By Alex Endress, Editorial Coordinator
To ensure uniform safety standards across its contracted rigs, Petronas has developed a set of HSE case guidelines that builds upon the IADC HSE Case Guidelines. The guidelines are meant to complement drilling contractors’ HSE cases and to provide additional technical support, Steven Oliver, Petronas HSE Technical Safety Specialist, said at the 2016 IADC Drilling HSE&T Asia Pacific Conference in Kuala Lumpur on 24 February. The HSE guidelines started to roll out in February.
The effort was driven by what Mr Oliver said was an especially apparent need for additional HSE support in Malaysia. “Within Malaysia, unlike certain areas like the UK, Norway or Australia, HSE cases are not a regulated requirement at the moment,” he said. This lack of official regulation puts more of an onus on the operator to ensure HSE cases are up to par. In late 2014, Petronas hired a third party to perform a gap analysis on the HSE cases for eight contracted rigs against the operator’s mandatory control framework, which is based on the IADC HSE Case Guidelines. “It raised some alarm bells in Petronas on common gaps that we noted throughout all of the HSE cases,” Mr Oliver said.
Gaps were identified in areas such as the management of safety equipment, limited performance standards and the operationalization of HSE cases. “We quickly realized that we had to give further guidance,” he said.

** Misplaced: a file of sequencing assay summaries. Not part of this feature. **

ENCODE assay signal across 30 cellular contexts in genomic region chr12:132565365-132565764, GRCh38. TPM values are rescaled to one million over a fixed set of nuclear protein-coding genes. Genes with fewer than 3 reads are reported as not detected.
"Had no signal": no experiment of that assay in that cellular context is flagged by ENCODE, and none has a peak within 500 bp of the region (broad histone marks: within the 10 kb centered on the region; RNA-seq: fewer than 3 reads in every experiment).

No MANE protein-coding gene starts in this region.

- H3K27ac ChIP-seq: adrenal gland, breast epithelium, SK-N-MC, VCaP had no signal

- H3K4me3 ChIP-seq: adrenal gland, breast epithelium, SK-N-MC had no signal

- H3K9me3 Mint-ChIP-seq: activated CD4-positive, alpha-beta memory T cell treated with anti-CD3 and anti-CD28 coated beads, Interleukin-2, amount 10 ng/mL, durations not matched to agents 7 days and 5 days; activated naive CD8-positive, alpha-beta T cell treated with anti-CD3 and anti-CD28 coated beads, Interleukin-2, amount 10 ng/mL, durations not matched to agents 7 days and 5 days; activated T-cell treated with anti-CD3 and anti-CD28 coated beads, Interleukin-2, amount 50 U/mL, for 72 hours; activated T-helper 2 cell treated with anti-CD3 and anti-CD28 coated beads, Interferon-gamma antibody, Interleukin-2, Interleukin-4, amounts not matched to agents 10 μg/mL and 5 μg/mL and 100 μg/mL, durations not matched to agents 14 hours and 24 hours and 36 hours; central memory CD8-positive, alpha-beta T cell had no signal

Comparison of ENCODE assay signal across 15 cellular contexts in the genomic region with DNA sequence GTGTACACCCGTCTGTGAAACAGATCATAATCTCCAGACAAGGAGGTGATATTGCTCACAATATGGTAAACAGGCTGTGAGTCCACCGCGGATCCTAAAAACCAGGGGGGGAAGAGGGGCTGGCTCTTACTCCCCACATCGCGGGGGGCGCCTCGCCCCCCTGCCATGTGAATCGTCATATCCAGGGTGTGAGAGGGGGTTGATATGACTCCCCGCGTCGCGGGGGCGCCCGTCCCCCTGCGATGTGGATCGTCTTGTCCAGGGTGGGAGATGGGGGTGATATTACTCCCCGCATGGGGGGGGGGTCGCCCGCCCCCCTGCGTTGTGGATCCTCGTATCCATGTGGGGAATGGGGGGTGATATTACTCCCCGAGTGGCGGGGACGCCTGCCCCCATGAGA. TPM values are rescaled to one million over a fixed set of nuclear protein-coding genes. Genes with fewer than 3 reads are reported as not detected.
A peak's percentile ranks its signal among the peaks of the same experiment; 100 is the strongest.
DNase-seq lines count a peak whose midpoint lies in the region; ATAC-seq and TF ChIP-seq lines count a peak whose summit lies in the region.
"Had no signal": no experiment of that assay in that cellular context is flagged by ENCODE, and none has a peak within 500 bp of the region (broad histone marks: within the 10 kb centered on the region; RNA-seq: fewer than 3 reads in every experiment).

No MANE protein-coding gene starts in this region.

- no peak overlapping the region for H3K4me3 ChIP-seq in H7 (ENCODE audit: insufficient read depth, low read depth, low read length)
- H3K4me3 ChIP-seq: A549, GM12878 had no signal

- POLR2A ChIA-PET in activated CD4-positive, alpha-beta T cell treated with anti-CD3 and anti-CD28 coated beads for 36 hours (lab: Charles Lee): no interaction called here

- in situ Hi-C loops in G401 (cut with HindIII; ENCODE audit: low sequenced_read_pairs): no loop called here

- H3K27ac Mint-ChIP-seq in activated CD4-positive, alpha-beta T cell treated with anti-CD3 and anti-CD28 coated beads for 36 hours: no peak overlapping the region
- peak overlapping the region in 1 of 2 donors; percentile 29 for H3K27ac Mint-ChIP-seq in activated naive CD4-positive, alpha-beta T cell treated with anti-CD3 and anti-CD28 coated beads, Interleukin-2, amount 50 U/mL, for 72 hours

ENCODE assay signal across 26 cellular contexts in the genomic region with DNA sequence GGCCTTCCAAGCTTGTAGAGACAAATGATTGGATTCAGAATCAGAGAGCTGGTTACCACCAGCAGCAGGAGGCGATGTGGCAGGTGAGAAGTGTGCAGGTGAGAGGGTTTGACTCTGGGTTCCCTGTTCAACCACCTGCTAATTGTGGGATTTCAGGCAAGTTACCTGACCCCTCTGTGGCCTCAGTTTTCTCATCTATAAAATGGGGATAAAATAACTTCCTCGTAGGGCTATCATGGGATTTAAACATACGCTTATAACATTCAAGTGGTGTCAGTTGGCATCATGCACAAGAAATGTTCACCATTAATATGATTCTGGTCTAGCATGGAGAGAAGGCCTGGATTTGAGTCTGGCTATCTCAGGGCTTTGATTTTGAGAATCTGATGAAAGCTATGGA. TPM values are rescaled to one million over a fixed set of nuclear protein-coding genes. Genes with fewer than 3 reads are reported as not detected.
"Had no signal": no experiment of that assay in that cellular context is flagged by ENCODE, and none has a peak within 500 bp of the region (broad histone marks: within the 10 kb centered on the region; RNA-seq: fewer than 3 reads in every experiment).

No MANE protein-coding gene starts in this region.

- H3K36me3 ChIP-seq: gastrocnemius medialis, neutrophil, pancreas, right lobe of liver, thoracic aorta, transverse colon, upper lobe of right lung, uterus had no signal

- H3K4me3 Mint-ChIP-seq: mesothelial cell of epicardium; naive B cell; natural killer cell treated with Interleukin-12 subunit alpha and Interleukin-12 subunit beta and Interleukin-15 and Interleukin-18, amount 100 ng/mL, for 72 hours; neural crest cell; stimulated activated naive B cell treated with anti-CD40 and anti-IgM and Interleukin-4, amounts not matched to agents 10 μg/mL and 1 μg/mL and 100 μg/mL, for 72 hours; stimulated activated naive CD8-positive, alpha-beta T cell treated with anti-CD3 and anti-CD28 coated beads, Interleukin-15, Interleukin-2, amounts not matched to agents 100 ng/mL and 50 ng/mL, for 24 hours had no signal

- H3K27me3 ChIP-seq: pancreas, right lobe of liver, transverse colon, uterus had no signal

To bridge such gaps, the NOC put in place its own HSE case guidelines. “The aim of the guideline is just to give a consistent approach when it comes to the development of the HSE cases (and) the operationalization of the HSE cases,” he said. “It gives the contractor a full criteria of what we expect from Petronas for management of major accident hazards.”
Using internet-enabled software, contractors can interact with Petronas about the guidelines. The software also includes bowtie models, links to performance standards and real-time incident tracking. Petronas’ guidelines provide direction on review and acceptance criteria to internal staff when they evaluate drilling contractors’ HSE kits, too. “There’s actually a template there so they can give a clear guidance on what they should be looking at when it comes to the HSE cases.”
The company is set to start a trial of its new guidelines on two offshore rigs. If these efforts are successful, Petronas plans to implement the system on all of its drilling operations, Mr Oliver said. Petronas will have remote access to HSE cases for all contracted rigs through an online database when the case guidelines are implemented. “Hopefully, it is going to give us better control as an operator on what the rig contractors are doing on a daily basis with our rig HSE cases.” With the release of these guidelines, the review and acceptance of HSE cases will remain up to Petronas. “We do the review and acceptance of the HSE cases, so there’s not an independent body that’s doing the regulation,” he said. “Basically, Petronas will become self-regulated in a way.”